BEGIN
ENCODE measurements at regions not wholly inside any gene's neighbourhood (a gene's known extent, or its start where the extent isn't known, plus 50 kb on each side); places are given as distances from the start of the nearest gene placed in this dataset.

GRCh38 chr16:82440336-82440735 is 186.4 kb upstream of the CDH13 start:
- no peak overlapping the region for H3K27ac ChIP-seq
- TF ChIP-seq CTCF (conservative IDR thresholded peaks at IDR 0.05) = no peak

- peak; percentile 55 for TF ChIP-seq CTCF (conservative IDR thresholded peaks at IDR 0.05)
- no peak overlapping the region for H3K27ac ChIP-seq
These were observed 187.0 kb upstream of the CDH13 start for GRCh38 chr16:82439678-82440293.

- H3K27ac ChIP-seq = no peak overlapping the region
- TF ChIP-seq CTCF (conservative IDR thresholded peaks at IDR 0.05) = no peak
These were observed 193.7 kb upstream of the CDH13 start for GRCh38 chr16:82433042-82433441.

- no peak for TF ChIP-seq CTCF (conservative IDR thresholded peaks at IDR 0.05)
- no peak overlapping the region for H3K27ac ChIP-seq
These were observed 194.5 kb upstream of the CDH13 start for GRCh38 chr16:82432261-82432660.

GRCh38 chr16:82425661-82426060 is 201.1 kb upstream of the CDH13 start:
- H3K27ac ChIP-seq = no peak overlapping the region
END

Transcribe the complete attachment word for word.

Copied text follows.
ENCODE measurements at regions not wholly inside any gene's neighbourhood (a gene's known extent, or its start where the extent isn't known, plus 50 kb on each side); places are given as distances from the start of the nearest gene placed in this dataset.

GRCh38 chr16:82440336-82440735 is 186.4 kb upstream of the CDH13 start:
- no peak overlapping the region for H3K27ac ChIP-seq
- TF ChIP-seq CTCF (conservative IDR thresholded peaks at IDR 0.05) = no peak

- peak; percentile 55 for TF ChIP-seq CTCF (conservative IDR thresholded peaks at IDR 0.05)
- no peak overlapping the region for H3K27ac ChIP-seq
These were observed 187.0 kb upstream of the CDH13 start for GRCh38 chr16:82439678-82440293.

- H3K27ac ChIP-seq = no peak overlapping the region
- TF ChIP-seq CTCF (conservative IDR thresholded peaks at IDR 0.05) = no peak
These were observed 193.7 kb upstream of the CDH13 start for GRCh38 chr16:82433042-82433441.

- no peak for TF ChIP-seq CTCF (conservative IDR thresholded peaks at IDR 0.05)
- no peak overlapping the region for H3K27ac ChIP-seq
These were observed 194.5 kb upstream of the CDH13 start for GRCh38 chr16:82432261-82432660.

GRCh38 chr16:82425661-82426060 is 201.1 kb upstream of the CDH13 start:
- H3K27ac ChIP-seq = no peak overlapping the region